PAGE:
If you want to escape from the mainstream, this could be the book for you.

Hilda Reilly tells the extraordinary tale of Bertha, a young Jewish woman living in late nineteenth century Austria who became ill with a nervous disorder and how her doctor, believing her illness to be psychological, treated her with hypnosis, drugs and a new 'talking cure' - which provided the foundation for psychoanalysis. Although this is a fictional account, it is based on a true story, thoroughly researched by the author.

Reilly depicts Bertha very much as her central character and proves to be a master at describing her descent into the chaotic and nightmarish world of her illness, such that the reader lives the experience with her. Reilly is also adept at re-creating the atmosphere of Austrian bourgeois society and detailing the family's Jewish lifestyle, two added bonuses.

The fascinating thing about this story is that Bertha made a sufficient recovery to become involved in charitable work and subsequently became a leading feminist, social pioneer and published writer.

Highly recommended.

Thursday, 7 June 2012

Bloody Flies by Andrew J Keir - Review by Helena Frith Powell

Here is another great review of  Andrew J Keir's Bloody Flies. This time from Helena Frith Powell, Abu Dhabi-based Chic Lit Novelist and Journalist.


Bloody Flies is the first novel by a young Abu Dhabi based writer called Andrew J Keir. It doesn't feel like a first novel, the narrative and structure are too sophisticated for that, and the various chapters intertwined too cleverly. It is not a jolly read, Keir is clearly in touch with his dark side. Life in Abu Dhabi is portrayed as so morally degenerative that society affects the protagonists either literally (such as the child camel riders) or metaphorically as is the case with pretty much everyone else in the novel. Our hero, Leo, is affected to the extent that he sells his soul for a job no one can really condone. His wife, in part driven by grief and in part a desire to get back at him, has an affair. Basically the place brings out the worst in everyone touched by it. This is not only a hugely interesting take on life here, but a brave one, considering Keir still lives in the city and criticism is not welcome.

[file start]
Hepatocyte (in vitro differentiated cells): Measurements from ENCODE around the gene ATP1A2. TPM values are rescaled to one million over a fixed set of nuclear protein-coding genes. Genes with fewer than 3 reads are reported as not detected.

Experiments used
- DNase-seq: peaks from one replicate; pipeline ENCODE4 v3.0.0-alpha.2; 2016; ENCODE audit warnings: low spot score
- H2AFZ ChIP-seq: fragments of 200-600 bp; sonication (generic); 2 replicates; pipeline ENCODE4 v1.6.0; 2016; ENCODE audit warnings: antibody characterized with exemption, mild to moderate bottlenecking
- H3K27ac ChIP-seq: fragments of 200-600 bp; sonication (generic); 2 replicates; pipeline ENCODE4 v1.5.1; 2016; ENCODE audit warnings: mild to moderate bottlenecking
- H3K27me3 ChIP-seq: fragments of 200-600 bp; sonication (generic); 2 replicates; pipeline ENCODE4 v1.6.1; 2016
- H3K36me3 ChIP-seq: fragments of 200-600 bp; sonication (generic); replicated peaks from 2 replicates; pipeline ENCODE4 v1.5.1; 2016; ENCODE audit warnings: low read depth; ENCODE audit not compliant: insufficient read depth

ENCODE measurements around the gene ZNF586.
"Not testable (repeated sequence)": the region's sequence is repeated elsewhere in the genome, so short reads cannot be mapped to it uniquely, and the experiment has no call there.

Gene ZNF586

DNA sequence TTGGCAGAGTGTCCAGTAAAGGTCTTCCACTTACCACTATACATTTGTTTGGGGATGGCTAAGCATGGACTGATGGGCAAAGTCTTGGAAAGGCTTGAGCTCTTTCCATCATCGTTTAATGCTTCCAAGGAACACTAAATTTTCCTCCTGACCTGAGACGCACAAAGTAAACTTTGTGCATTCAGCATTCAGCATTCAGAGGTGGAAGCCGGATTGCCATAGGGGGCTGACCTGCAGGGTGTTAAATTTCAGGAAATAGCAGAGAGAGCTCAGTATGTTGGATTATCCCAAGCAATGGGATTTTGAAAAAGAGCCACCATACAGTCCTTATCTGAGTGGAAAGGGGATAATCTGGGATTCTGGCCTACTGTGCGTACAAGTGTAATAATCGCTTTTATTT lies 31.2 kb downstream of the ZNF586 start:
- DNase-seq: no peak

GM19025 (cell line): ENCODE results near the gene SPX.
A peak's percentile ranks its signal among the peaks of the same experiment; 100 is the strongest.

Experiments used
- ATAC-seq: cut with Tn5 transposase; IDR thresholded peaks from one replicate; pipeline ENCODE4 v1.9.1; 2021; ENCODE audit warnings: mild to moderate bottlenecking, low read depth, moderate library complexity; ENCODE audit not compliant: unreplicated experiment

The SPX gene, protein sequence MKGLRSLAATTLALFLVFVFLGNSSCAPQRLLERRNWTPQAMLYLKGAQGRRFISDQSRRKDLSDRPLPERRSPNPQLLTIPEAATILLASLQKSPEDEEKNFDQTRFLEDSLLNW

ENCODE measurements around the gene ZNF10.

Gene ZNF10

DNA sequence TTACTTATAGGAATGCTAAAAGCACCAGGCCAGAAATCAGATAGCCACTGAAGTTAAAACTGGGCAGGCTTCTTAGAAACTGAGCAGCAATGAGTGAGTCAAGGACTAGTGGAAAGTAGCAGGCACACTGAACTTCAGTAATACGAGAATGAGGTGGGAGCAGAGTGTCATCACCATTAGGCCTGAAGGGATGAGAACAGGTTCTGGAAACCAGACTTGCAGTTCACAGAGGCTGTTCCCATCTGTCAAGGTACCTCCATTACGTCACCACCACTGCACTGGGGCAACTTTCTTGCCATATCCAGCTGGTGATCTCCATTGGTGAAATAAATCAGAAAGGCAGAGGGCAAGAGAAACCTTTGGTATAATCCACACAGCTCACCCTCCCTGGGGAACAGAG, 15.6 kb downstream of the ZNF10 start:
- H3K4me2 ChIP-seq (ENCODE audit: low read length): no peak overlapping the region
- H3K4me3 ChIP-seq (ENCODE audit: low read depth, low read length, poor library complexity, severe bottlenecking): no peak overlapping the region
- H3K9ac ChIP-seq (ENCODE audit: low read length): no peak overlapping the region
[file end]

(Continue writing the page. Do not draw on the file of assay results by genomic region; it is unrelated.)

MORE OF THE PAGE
Bloody Flies is a really good read. It keeps you hooked, you long to know what is going to happen to the characters. In such a short book it is hard to get to know them really well, but Keir engenders enough sympathy to make you care. There are times when Keir uses a long and complicated word when a simpler one will do, but other than that I had no complaints. It is not the kind of book I would normally read, but I'm glad I did. 

Thursday, 16 February 2012

Bloody Flies by Andrew J Keir

Bloody Flies is Andrew J Keir's first novel. Intriguing and innovative, it reveals the disturbing and complicated world of Leo and Diana Hunter via a series of compelling short stories, which work equally as well on their own and as part of the whole.

After the death of Leo's father, the Hunters make the reluctant decision to leave Warrington and return to their expatriate life in Abu Dhabi. But it is not all 'gin and tonics' by the pool. Against an exotic backdrop of camel races, silk jockey shirts, desert treks and luxury hotels, family tragedy strikes. The Hunters' lives spin out of control, uncovering the darker side of the story - child slavery, police corruption, sexual harassment, labour camps, infidelity and death.

I love this book. Andrew J Keir is a master of character and atmosphere. His characters are credible in the best possible way - because they are ordinary and face the same dilemmas as the rest of us - even though they don't always behave as expected. His pithy descriptions create a sensory 'fly on the wall' experience. I was there with Leo and Diana in the searing heat of Abu Dhabi. The book is deliberately not overtly political and Andrew J Keir's direct and unassuming writing style leaves readers to make up their own minds about the book's key themes.

Andrew J Keir could not publish this book in Abu Dhabi because of its sensitive content. For that reason and because this is a great read, it is worth getting to know this brave writer.

Thursday, 29 September 2011